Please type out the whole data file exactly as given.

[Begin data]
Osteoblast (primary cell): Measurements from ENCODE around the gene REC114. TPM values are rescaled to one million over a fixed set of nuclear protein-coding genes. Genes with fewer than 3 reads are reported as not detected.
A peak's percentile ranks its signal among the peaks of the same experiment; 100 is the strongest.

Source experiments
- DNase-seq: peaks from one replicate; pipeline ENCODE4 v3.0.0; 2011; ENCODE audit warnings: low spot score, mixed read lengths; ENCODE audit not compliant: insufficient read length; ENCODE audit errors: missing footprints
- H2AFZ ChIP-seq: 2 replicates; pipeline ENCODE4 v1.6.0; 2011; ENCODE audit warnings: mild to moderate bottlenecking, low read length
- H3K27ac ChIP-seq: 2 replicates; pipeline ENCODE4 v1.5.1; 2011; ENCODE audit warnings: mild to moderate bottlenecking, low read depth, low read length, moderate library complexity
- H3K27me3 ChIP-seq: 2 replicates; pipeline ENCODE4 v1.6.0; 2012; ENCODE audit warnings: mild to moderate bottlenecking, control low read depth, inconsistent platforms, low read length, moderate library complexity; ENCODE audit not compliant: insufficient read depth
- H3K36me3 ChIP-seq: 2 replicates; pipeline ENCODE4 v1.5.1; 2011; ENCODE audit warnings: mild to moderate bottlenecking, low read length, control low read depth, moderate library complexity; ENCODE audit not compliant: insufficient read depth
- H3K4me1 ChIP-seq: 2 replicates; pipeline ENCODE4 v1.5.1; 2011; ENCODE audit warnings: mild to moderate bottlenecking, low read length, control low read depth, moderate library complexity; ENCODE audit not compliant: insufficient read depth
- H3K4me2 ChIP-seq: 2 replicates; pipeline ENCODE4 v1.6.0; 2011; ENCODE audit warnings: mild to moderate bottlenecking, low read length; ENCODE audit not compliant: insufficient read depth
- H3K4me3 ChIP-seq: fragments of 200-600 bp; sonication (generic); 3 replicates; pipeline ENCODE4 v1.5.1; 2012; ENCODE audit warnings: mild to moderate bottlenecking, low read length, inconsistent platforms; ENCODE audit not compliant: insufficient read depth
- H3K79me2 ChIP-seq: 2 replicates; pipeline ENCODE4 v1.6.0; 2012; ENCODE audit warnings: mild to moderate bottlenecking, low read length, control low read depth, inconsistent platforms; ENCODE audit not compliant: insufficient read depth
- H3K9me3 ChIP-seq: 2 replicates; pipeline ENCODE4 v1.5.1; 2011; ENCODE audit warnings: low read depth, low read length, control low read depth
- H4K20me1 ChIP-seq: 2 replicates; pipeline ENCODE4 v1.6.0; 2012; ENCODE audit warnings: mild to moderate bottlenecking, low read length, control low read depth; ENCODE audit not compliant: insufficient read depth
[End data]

Osteoblast (primary cell): Measurements from ENCODE around the gene REC114. TPM values are rescaled to one million over a fixed set of nuclear protein-coding genes. Genes with fewer than 3 reads are reported as not detected.
A peak's percentile ranks its signal among the peaks of the same experiment; 100 is the strongest.

Source experiments
- DNase-seq: peaks from one replicate; pipeline ENCODE4 v3.0.0; 2011; ENCODE audit warnings: low spot score, mixed read lengths; ENCODE audit not compliant: insufficient read length; ENCODE audit errors: missing footprints
- H2AFZ ChIP-seq: 2 replicates; pipeline ENCODE4 v1.6.0; 2011; ENCODE audit warnings: mild to moderate bottlenecking, low read length
- H3K27ac ChIP-seq: 2 replicates; pipeline ENCODE4 v1.5.1; 2011; ENCODE audit warnings: mild to moderate bottlenecking, low read depth, low read length, moderate library complexity
- H3K27me3 ChIP-seq: 2 replicates; pipeline ENCODE4 v1.6.0; 2012; ENCODE audit warnings: mild to moderate bottlenecking, control low read depth, inconsistent platforms, low read length, moderate library complexity; ENCODE audit not compliant: insufficient read depth
- H3K36me3 ChIP-seq: 2 replicates; pipeline ENCODE4 v1.5.1; 2011; ENCODE audit warnings: mild to moderate bottlenecking, low read length, control low read depth, moderate library complexity; ENCODE audit not compliant: insufficient read depth
- H3K4me1 ChIP-seq: 2 replicates; pipeline ENCODE4 v1.5.1; 2011; ENCODE audit warnings: mild to moderate bottlenecking, low read length, control low read depth, moderate library complexity; ENCODE audit not compliant: insufficient read depth
- H3K4me2 ChIP-seq: 2 replicates; pipeline ENCODE4 v1.6.0; 2011; ENCODE audit warnings: mild to moderate bottlenecking, low read length; ENCODE audit not compliant: insufficient read depth
- H3K4me3 ChIP-seq: fragments of 200-600 bp; sonication (generic); 3 replicates; pipeline ENCODE4 v1.5.1; 2012; ENCODE audit warnings: mild to moderate bottlenecking, low read length, inconsistent platforms; ENCODE audit not compliant: insufficient read depth
- H3K79me2 ChIP-seq: 2 replicates; pipeline ENCODE4 v1.6.0; 2012; ENCODE audit warnings: mild to moderate bottlenecking, low read length, control low read depth, inconsistent platforms; ENCODE audit not compliant: insufficient read depth
- H3K9me3 ChIP-seq: 2 replicates; pipeline ENCODE4 v1.5.1; 2011; ENCODE audit warnings: low read depth, low read length, control low read depth
- H4K20me1 ChIP-seq: 2 replicates; pipeline ENCODE4 v1.6.0; 2012; ENCODE audit warnings: mild to moderate bottlenecking, low read length, control low read depth; ENCODE audit not compliant: insufficient read depth